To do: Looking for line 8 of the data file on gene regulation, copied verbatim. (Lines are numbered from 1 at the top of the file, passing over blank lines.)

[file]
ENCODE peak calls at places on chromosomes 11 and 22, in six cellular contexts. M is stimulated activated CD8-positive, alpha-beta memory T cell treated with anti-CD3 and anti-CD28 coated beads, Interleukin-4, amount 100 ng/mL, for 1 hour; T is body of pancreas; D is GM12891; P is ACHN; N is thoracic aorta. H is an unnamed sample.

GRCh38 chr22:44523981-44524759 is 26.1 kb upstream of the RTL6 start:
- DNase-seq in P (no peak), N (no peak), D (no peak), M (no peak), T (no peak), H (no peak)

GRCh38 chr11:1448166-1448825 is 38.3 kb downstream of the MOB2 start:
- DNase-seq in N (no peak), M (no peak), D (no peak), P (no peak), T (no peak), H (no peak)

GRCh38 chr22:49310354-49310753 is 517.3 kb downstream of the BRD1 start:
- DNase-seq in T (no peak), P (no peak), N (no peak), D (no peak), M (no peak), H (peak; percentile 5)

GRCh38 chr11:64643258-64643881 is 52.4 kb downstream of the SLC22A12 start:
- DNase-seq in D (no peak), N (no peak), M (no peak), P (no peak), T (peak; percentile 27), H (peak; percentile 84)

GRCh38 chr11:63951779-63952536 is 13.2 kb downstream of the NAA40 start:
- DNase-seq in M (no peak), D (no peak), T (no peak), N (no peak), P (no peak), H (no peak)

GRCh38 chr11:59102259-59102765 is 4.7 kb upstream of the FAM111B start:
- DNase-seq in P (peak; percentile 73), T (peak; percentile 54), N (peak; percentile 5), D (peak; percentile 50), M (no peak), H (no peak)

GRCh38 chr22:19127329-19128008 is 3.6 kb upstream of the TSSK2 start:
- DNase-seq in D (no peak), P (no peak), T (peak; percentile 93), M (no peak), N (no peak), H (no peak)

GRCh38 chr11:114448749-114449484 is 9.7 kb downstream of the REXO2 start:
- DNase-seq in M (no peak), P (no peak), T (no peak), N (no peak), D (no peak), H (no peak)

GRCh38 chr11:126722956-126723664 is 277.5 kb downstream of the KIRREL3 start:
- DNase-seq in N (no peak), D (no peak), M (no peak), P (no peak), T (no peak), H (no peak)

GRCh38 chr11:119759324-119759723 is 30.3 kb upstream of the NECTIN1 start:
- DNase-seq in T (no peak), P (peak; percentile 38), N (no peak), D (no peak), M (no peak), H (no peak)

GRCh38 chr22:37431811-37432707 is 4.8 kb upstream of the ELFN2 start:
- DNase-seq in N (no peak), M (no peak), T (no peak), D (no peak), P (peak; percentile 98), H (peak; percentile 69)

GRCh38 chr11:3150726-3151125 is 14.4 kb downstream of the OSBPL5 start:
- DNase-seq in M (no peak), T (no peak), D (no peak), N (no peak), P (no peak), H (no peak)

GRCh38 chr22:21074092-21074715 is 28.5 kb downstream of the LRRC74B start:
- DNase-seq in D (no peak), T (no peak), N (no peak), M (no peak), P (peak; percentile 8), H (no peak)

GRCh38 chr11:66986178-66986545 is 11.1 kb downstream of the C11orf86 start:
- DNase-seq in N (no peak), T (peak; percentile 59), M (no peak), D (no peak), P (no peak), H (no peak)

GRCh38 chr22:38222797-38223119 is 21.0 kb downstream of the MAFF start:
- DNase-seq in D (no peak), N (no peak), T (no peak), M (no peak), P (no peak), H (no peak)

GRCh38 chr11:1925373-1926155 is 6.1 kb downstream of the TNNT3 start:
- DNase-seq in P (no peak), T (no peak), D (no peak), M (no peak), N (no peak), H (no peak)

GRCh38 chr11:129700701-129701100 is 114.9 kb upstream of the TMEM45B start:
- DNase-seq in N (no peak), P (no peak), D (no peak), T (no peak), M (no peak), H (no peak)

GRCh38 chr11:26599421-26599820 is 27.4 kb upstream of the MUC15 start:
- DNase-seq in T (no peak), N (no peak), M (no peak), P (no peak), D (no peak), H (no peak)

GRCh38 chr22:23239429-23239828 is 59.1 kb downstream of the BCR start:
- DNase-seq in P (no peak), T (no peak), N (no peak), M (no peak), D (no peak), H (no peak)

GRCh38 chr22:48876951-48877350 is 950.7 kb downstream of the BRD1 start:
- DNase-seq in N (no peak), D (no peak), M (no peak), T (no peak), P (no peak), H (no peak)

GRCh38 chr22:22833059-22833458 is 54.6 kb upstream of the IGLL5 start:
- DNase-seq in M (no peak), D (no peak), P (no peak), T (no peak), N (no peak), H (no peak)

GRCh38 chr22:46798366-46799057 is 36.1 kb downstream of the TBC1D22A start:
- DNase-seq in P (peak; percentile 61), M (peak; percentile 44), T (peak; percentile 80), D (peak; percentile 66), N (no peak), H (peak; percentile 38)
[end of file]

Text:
GRCh38 chr11:64643258-64643881 is 52.4 kb downstream of the SLC22A12 start: